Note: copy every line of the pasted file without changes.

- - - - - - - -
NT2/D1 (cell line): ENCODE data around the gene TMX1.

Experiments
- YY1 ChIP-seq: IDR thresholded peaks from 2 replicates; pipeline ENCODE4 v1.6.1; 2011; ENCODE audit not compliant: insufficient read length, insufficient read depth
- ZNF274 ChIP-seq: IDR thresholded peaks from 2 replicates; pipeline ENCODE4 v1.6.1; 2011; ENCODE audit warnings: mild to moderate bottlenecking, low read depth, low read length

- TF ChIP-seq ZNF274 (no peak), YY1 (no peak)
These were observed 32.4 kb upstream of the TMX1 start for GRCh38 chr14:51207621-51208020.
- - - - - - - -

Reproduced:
NT2/D1 (cell line): ENCODE data around the gene TMX1.

Experiments
- YY1 ChIP-seq: IDR thresholded peaks from 2 replicates; pipeline ENCODE4 v1.6.1; 2011; ENCODE audit not compliant: insufficient read length, insufficient read depth
- ZNF274 ChIP-seq: IDR thresholded peaks from 2 replicates; pipeline ENCODE4 v1.6.1; 2011; ENCODE audit warnings: mild to moderate bottlenecking, low read depth, low read length

- TF ChIP-seq ZNF274 (no peak), YY1 (no peak)
These were observed 32.4 kb upstream of the TMX1 start for GRCh38 chr14:51207621-51208020.